Banana UX for Product Managers

Having worked as a UX designer, this is possibly one of the best way to explain User Experience Design to anyone, let alone product managers.

Karapet Gyumjibashyan on LinkedIn: Banana UX for Product Managers | 158 comments
🍌 Bananas have the best UX among all fruits As a product manager, you can learn a lot from it Let's dive in 👇 #productmanagement #startups #design #ux | 158 comments on LinkedIn

This post hits hard!!!

Having worked as a UX designer, this is possibly one of the best way to explain User Experience Design to anyone, let alone product managers.

These are simple rule of thumb that have existed since we have been shipping software. We just tend to ignore them happily most of the time. Some of these rules also are very closely related to the 10 Usability Heuristics for User Interface Design published by Jakob Nielsen.

User color & patterns to show app's internal state

Its always a two way street. Think about it that the users are communicating with the software and they expect a visceral response to know if things are working or not.

Learn which app functions the user wants to use on the go and add a mobile experience for them.

This is true especially in enterprise. Have you noticed that the apps that you most rely on either has no mobile app or has a terrible app that you refuse to use. It's because most of the time we feel that we have to build the exact same functionality on the mobile experience. The simple answer is no. Users are in front of their computers for 8-10 hours a day at work. They only want a mobile experience to check on things or be notified.

Users do not like surprises. So you have to earn their trust. Make sure users are always know what is happening or what is about to happen.

A long time back I attended a training on the PET model taught by Eric Schaffer. Its called PET (because it sounds good) but you have to earn your user's TRUST in order for them to be EMOTIONALLY involved with the product or brand or company and that is when you will be able to PERSUADE users to use your product. There is a reason why Apple has a cult following.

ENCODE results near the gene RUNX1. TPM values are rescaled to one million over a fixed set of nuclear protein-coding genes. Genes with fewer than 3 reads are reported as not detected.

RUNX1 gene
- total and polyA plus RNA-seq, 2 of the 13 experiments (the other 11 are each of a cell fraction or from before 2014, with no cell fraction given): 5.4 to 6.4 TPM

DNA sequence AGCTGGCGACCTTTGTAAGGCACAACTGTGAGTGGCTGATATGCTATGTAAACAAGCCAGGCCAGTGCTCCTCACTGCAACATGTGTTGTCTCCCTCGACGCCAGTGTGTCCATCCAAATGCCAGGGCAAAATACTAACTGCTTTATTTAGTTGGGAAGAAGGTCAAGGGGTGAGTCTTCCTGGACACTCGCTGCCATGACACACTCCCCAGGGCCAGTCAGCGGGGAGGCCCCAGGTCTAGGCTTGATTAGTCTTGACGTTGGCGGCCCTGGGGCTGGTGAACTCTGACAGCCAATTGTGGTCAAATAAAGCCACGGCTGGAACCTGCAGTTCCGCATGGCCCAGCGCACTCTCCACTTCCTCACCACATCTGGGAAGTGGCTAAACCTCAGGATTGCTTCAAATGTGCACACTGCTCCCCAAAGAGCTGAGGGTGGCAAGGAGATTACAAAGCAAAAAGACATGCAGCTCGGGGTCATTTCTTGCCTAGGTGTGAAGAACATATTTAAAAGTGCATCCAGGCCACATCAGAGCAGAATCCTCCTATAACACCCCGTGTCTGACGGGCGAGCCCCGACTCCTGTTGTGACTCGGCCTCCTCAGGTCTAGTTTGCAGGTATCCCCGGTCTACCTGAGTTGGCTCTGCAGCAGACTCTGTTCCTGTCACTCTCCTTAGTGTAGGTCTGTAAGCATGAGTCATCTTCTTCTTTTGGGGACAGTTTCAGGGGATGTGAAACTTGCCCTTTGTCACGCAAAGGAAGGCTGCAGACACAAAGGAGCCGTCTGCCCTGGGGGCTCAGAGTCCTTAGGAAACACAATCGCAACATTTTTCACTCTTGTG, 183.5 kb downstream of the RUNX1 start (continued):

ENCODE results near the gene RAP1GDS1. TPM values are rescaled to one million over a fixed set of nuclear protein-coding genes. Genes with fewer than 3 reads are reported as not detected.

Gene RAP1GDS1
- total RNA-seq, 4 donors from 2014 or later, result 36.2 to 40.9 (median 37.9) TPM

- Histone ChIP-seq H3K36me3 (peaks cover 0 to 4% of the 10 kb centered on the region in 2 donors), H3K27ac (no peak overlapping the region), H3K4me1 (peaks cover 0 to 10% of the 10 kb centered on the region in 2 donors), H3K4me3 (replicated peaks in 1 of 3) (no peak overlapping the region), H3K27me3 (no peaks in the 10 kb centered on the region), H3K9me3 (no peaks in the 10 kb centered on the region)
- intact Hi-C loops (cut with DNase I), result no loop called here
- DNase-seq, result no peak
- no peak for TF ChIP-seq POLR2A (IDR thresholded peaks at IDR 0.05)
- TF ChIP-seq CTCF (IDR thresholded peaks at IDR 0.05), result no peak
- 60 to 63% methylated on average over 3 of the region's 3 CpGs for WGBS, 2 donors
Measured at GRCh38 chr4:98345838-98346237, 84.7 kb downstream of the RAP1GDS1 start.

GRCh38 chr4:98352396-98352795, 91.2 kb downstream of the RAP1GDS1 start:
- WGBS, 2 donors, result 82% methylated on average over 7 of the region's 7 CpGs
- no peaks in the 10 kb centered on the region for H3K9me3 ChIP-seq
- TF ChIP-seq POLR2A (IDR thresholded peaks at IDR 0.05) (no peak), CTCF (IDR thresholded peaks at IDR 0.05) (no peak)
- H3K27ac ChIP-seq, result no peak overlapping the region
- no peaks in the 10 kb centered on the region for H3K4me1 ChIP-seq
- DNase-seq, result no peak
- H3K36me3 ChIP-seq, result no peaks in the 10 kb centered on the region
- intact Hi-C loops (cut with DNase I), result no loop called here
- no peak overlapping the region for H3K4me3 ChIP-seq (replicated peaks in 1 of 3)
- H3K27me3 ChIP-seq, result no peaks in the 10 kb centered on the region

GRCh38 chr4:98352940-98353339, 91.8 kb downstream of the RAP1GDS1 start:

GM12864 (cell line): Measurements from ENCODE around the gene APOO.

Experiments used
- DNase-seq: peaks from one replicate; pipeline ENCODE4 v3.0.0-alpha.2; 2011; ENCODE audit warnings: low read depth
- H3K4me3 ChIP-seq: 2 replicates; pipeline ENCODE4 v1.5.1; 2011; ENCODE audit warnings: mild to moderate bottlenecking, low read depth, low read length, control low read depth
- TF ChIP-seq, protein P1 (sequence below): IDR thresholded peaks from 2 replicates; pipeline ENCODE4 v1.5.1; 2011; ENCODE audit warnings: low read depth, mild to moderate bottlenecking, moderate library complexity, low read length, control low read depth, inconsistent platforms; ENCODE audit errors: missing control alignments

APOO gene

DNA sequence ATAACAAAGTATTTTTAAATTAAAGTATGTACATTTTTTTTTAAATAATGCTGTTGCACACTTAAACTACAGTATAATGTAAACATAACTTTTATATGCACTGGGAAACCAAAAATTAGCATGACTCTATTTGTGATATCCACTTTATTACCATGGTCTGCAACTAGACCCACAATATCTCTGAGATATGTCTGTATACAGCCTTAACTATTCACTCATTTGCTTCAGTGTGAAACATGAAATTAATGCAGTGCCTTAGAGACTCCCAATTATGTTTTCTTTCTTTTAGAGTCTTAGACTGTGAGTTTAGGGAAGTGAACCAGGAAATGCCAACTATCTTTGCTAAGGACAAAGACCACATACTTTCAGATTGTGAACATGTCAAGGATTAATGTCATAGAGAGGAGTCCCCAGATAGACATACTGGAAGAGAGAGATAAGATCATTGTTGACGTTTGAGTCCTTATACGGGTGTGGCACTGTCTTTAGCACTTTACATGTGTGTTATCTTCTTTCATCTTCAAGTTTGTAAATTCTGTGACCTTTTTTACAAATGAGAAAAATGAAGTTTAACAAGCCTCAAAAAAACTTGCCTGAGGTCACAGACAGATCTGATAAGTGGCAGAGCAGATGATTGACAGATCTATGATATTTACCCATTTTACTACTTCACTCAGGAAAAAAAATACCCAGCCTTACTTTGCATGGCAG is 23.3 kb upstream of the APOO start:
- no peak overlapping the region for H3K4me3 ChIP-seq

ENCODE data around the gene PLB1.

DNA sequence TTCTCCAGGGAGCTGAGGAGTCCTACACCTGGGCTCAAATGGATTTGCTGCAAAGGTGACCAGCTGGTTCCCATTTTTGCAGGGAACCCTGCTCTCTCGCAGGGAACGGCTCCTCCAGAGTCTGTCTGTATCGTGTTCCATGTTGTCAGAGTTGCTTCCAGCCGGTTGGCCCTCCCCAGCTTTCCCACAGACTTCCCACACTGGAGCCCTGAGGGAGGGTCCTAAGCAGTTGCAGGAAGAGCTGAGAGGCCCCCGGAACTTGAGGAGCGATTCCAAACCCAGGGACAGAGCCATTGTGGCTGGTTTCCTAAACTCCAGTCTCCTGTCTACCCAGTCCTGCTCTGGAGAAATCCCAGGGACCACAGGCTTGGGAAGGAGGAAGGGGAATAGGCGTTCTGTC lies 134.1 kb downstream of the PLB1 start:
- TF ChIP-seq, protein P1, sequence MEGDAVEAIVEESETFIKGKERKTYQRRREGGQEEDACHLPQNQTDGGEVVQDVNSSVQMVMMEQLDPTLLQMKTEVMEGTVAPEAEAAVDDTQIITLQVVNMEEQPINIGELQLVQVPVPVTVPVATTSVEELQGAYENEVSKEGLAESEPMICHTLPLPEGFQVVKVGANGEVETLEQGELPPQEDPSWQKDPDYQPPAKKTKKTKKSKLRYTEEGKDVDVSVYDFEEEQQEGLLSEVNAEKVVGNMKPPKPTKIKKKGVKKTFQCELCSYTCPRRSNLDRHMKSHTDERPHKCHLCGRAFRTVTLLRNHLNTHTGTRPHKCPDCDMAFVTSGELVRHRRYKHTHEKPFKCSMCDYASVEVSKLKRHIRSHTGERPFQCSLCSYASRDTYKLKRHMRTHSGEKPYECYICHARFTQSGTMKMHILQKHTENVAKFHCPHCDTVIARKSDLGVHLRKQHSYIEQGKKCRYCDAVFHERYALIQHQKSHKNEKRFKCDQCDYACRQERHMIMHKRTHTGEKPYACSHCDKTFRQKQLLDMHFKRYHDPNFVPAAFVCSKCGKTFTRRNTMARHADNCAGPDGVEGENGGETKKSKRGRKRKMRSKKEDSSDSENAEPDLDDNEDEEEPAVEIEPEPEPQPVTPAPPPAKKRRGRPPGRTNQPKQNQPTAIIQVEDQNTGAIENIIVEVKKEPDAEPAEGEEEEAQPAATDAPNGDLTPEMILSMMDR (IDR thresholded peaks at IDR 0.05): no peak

Users should not need any extra settings, tools or effort to use your product. Reduce clutter and simplify things to provide a seamless experience.

Making a product simple to use is one of the hardest task one can have. Also, over time the product evolves and so does complexity and we tend to add more feature settings in order to make it flexible. When you see this happening, pick smart defaults.  Most of your user base are going to use that simple feature. By adding smart default you are taking care of them; however by allowing to override certain things, you are also satisfying your advanced users need.

The more problems you solve for your users the more reasons your users will have to use your product.  Solve a variety of use cases and enjoy more usage and engagement.

There are a few things to keep in mind here.  

  1. Make sure you are still keeping things simple. Ask yourself "Why" at least 5 times before you add a new feature and make sure you are building it for multiple paying customers.
  2. More user engagement does not mean that your users have to be actively using your product.  It could mean that your product integrates well with other tools that the user relies on.

Be where your users want to find you. Do not limit yourself to one screen size or device or locale and meaningfully expand your reach.

Going global means making sure you connect culturally with your use base.

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Jamie Larson